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# Splines

**Description:**Continuously connected functions (splines) and interpolation algorithms.

**Keywords:**ecl splines

**Tutorial Level:**INTERMEDIATE

Contents

## CubicSpline

The `CubicSpline` class has a relatively simple c++ interface.

- Generation of splines via blueprint algorithms.
- Access for any x, the spline value, its derivative or its second derivative.
- A streamed (algebraic) representation.

### BluePrints

The blueprints generate a cubic spline over a data set. Depending on the input constraints, the spline is generated rather differently. These can be accessed via static methods in the blueprint factory (`ecl::BluePrintFactory< CubicSpline >`) inherited by the CubicSpline class. For example:

### Access

Access allows you to calculate the value of the spline at any point on its domain:

### Print Algebraic Form

- Streaming will provide an algebraic list of the cubic polynomials constituting the spline.

## Smooth Linear Spline

The `SmoothLinearSpline` simply linearly connects waypoints and adds a quintic polynomial curve to smooth the corners between each linear section. The shape of these corners is parameterised by a maximum curvature (acceleration) parameter.

### Construction

Simply pass suitable x and y data sets along with a maximum curvature constraint parameter to the spline's constructor. Be sure to catch an exception if the construction should fail (this will occur if the maximum curvature constraint cannot be met).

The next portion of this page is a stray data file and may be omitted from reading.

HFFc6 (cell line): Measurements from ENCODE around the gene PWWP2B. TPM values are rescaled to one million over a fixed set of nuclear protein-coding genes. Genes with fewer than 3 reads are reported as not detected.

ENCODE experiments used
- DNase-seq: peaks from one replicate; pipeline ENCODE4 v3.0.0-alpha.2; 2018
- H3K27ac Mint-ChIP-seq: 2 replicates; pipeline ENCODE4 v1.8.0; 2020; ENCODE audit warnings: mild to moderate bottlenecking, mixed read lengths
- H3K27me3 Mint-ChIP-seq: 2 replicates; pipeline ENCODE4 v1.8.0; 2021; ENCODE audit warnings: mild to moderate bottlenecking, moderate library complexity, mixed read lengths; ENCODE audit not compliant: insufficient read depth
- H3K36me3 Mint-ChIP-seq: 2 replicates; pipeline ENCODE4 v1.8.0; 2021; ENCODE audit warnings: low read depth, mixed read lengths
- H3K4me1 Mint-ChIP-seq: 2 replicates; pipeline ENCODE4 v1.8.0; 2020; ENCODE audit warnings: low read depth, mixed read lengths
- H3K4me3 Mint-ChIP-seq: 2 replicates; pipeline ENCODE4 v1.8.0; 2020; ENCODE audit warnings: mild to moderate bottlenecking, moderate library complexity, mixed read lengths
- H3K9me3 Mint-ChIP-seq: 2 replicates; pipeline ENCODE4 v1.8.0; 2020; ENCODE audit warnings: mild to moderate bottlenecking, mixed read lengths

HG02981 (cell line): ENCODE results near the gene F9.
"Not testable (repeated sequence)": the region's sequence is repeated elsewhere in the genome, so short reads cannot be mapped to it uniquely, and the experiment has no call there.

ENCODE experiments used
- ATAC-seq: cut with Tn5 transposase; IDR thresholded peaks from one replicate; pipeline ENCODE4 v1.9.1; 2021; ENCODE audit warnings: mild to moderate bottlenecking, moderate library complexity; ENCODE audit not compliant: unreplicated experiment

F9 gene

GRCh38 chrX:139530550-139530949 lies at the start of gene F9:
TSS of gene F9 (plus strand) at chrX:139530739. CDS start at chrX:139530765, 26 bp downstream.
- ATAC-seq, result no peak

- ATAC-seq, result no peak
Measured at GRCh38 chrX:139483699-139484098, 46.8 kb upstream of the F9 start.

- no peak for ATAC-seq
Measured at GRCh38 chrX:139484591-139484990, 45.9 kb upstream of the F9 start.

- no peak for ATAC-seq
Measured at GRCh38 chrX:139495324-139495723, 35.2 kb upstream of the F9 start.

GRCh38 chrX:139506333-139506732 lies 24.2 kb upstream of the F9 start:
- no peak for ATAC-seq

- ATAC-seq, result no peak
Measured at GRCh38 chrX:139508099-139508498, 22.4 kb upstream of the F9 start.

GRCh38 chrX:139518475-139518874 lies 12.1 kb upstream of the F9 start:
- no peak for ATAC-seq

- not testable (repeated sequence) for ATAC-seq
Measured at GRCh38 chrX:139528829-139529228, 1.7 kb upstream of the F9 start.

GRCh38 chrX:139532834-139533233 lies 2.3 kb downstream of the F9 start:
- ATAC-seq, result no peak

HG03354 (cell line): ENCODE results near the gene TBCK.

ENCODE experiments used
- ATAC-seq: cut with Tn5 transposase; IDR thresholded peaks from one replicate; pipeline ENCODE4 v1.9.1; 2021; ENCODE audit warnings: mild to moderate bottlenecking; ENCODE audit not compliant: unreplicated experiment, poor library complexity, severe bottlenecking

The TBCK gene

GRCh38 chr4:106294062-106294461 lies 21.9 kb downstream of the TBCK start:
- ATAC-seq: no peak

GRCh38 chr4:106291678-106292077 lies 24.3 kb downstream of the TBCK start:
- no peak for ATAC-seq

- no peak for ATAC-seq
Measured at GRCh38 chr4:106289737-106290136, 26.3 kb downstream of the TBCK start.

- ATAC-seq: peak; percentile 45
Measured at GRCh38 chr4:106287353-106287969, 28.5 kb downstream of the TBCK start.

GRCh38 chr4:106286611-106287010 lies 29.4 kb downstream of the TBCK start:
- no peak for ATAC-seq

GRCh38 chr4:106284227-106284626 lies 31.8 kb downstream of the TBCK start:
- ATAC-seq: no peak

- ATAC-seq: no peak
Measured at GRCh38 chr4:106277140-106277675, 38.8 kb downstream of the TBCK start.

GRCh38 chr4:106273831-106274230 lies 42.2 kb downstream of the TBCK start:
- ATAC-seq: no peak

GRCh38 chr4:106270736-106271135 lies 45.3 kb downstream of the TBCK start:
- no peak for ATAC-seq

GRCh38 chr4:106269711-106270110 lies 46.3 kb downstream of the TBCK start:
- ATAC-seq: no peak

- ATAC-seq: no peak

Access and streaming is similar to that for the cubic spline.

## Tension Splines

A tension function is a hyperbolic function often used in spline interpolations that parameterises the *tension* of an interpolation between points.

- Low tension : behaves exactly like the cubic spline
- High tension : behaves like a spline composed of piecewise smooth linear segments

The `TensionSpline` class is composed of a set of C2 connected tension functions.

### BluePrints

There is currently only one blueprint (though variations are not difficult to create). It is very similar to the natural cubic spline (zero value boundary conditions for the second derivatives), the only difference being the addition of the tension parameter.

```
1 TensionSpline spline = TensionSpline::Natural(tension, x_set, y_set);
```

Access and streaming is similar to that for the cubic spline.

## Illustrations

There are different ways to formulate cubic splines - the following is a *natural cubic spline* - it assumes zero values for the acceleration at the boundary points.

The smooth linear spline is composed of linear segments with quintics connecting them - these quintics operate at the specified maximum acceleration (curvature).

The graphs show tension splines on the same set of waypoints, but for different tension parameters. At high tension it is like a set of linear segments (with high accelerations at the joints) and at low tension, like a cubic.